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Jason,

I have wire wheels. The "clip" part of the wrench is useless to me, but the large hexagon fits the inner wheel dust cover and the small hexagon fits the axle nut. As far as I know, these wrenches were provided for both wood and wire wheels. I'm not sure exactly how the wood spoke wrench works, but it's probably quite obvious if you have a wood wheel and hubcap with which to try it out. I think you just slip the wrench under the hubcap with the tangs up, then you pivot the wrench, prying the hubcap off, since you should have roughly equal torque at both ends of the hub cap.

I'm not willing to highlight my parts book not do I own a scanner, only a camera, so I will list the applicable 30-U tools and part numbers here:

Starting Crank Assembly- Part #313292

Starting Crank Assembly Pin- #103756

Hammer- #600473

Pliers- #51827

Screw Driver- #41597

Auto Jack- #76268

Jack Handle- #76269

Tire Pump- #324184

Tool Kit Bag Assembly (Includes Tools)- #71367

Wrench #1- #41593

Wrench #2- #41594

Wrench #4- Not in my parts book, but listed as a wrench I should have in my owner's manual)

Wrench Push Rod- #12044

Wheel and Rim Wrench- #377176

Wheel Cylinder Bleeder Hose Assembly- #51554

Zerk Oil Gun- #115305

As far as the parts book, I just assumed they put them out every so often. Mine is a repro and it says "For all Models Prior to 1934." I just assume it was a regular update. The date is April 1, 1934.

-Chris

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Interesting to see what the original looked like. You can also get a estimate of the actual size because the threaded end goes into the bleeder screw. And the "dust cap" listed for use when the bleeder tool was not attached is simply a bolt out of Group 18 in the parts book. I'd have to look it up but I think it's a 1/4 fine thread if memory servers.

I made up a tool by taking the right size bolt and drilling a hole down the center then soldering a hose bib to it. Looks a little different that your photo.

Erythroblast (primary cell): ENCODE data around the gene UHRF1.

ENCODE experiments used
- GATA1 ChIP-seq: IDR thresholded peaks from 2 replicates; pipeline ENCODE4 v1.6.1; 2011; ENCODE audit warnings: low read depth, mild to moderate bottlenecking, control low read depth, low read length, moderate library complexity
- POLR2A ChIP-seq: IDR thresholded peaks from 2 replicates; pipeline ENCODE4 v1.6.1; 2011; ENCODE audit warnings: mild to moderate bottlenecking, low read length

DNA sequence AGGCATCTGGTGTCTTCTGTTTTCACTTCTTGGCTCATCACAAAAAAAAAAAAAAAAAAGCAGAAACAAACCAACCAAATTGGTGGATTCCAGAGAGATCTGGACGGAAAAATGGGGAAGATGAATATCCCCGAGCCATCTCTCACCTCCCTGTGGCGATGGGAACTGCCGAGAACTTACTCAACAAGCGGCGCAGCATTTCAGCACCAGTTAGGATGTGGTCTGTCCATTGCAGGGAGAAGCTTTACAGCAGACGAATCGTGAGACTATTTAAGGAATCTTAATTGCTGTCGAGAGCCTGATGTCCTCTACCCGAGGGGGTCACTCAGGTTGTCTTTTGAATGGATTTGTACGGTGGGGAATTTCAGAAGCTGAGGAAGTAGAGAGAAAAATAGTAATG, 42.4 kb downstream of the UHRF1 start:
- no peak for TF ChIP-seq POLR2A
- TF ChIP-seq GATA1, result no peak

By the way, mind if I grab that photo and add it to my on-line parts list?

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Zerk Gun 115305, I think I have this somewhere, I have looked but have not but my finger on the info yet though but I do remember this number. Cant do any more right now though and may not be able to again till next weekend, I am pretty tired after work during the week.

It will give you time to show me the hub-cap pict. I requested anyhow.

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Jason,

Thanks again for the postings. Just to reiterate my last posting with the part numbers, I do not have wood spoke wheels, I have wire wheels, so I will not be supplying a photo, unless you want to see the wire wheels/hubcaps.

Thanks,

Chris

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Interesting to see what the original looked like. You can also get a estimate of the actual size because the threaded end goes into the bleeder screw. And the "dust cap" listed for use when the bleeder tool was not attached is simply a bolt out of Group 18 in the parts book. I'd have to look it up but I think it's a 1/4 fine thread if memory servers.